TRUMP: We have a man that voted for NAFTA. NAFTA has destroyed Ohio.

FOREMAN: False. Economist readily admits Ohio and the rest of the Rust Belt has suffered but widely disagree about whether NAFTA is to blame. Many saying the recession is more at fault. Trump on Ted Cruz.

TRUMP: He was a Canadian citizen until 16 months ago.

FOREMAN: Cruz was born in Canada giving him automatic citizenship. Which he says he was unaware of most his life and has renounced. But Cruz also had an American mother making him a U.S. Citizen, which Trump fails to mention. And Trump on the polls.

TRUMP: I lead with Hispanics, I lead with women, I lead with, you know, very well educated.

FOREMAN: Maybe in some small parts of some places but overall, no, a single day all those falsehoods and accusations.

TRUMP: Well, that is politics. And then, I say bad things about people and they say bad things about.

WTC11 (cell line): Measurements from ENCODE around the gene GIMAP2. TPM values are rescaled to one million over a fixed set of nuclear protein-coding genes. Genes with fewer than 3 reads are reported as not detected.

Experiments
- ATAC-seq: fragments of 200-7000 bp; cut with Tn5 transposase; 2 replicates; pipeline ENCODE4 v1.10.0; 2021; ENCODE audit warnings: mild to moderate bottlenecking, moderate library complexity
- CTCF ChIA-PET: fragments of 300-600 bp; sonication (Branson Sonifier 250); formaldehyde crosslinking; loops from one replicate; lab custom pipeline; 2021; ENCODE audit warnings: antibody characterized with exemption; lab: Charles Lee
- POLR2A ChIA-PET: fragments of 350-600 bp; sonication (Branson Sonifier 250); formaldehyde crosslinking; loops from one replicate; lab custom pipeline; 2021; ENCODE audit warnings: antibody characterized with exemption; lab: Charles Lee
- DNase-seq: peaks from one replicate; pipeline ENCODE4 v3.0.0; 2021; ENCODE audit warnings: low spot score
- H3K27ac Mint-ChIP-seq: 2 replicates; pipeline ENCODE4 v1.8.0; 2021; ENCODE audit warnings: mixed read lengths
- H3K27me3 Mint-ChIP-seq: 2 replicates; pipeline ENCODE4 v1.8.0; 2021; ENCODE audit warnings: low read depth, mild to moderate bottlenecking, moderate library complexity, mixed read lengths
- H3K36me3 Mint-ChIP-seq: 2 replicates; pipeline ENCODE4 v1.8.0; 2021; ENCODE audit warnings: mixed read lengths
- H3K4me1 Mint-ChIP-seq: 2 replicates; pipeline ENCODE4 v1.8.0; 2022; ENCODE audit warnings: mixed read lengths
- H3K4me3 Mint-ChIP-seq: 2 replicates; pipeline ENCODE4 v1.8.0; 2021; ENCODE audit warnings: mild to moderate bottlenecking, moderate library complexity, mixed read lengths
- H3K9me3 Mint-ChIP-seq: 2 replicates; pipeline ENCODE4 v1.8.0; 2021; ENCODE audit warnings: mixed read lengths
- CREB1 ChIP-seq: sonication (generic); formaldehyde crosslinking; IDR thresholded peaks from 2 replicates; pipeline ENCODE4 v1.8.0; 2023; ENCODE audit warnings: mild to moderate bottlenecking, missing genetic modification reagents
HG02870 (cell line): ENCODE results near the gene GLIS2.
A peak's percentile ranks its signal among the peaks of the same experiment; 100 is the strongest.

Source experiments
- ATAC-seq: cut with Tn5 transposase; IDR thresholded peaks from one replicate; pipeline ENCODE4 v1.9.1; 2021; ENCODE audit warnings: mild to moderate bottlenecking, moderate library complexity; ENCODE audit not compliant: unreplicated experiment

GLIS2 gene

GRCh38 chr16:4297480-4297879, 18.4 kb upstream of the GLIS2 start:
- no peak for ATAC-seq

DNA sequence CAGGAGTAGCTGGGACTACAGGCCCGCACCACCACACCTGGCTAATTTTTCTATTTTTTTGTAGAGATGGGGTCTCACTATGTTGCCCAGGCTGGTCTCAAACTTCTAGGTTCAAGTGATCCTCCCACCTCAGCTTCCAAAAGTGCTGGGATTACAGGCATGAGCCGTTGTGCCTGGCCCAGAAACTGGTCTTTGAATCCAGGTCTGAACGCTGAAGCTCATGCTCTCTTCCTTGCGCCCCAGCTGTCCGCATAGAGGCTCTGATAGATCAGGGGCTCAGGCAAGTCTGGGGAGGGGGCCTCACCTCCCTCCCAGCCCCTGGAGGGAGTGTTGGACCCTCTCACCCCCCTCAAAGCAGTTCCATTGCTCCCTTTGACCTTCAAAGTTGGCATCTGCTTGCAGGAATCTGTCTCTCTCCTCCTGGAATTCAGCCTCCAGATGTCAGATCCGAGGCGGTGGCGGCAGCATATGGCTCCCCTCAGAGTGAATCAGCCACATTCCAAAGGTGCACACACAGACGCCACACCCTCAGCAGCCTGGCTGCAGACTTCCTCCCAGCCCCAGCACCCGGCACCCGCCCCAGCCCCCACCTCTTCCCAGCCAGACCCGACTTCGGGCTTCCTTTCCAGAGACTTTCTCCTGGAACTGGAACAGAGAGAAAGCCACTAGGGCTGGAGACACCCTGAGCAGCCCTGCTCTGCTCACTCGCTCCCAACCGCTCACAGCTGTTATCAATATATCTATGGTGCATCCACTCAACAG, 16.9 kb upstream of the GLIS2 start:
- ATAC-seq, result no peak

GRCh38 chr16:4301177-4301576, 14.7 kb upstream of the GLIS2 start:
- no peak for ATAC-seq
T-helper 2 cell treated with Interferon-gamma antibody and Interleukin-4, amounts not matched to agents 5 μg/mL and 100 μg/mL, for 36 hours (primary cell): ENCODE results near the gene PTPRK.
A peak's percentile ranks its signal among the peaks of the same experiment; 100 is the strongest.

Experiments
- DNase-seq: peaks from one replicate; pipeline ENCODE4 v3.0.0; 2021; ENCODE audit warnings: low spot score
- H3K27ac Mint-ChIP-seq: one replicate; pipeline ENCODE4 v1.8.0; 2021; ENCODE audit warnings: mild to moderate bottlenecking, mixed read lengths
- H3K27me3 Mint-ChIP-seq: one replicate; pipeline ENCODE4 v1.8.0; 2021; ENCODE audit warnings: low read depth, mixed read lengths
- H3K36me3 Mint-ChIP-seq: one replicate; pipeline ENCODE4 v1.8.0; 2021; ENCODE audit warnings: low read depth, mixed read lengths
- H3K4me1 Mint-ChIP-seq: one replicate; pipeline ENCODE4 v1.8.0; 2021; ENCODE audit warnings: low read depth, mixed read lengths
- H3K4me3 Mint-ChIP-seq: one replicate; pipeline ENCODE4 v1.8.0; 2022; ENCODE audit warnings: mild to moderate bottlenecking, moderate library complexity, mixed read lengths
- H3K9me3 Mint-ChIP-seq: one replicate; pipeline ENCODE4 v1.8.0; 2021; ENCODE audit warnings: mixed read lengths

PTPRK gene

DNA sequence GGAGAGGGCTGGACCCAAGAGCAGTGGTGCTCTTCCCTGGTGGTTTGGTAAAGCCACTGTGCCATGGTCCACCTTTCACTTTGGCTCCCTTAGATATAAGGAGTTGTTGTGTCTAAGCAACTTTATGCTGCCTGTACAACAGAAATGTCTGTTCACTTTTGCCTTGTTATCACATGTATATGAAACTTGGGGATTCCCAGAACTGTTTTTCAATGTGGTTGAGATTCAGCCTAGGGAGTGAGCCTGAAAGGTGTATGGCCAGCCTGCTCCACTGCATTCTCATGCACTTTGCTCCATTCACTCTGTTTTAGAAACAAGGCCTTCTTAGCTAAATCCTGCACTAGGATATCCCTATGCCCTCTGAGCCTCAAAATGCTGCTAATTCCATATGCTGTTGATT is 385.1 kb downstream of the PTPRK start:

FOREMAN: And this is true. For Trump, it is working.

Tom Foreman, CNN Washington.


COOPER: And let's talk about with our panel. Ross, it is interesting. Look, we've all done interviews with Trump and challenged him on facts.


COOPER: OK, you -- it's -- I mean, I've never really interviewed anybody quite like him. I mean, he basically is a marketer for, you know, as a brilliant marketer. And in real estate, I guess it's normal to kind of, you know, inflate numbers ...


COOPER: ... and trumpet things, no pun intended. But in the world of politics you rarely see somebody do it as regularly as Donald Trump.

DOUTHAT: Well, I think, and in defense of Donald Trump, I would say about 50 percent of what we just saw in that clip is actually normal politician speaks.

COOPER: Right.

DOUTHAT: Is like, you know, NAFTA destroying Ohio. COOPER: Right, yeah.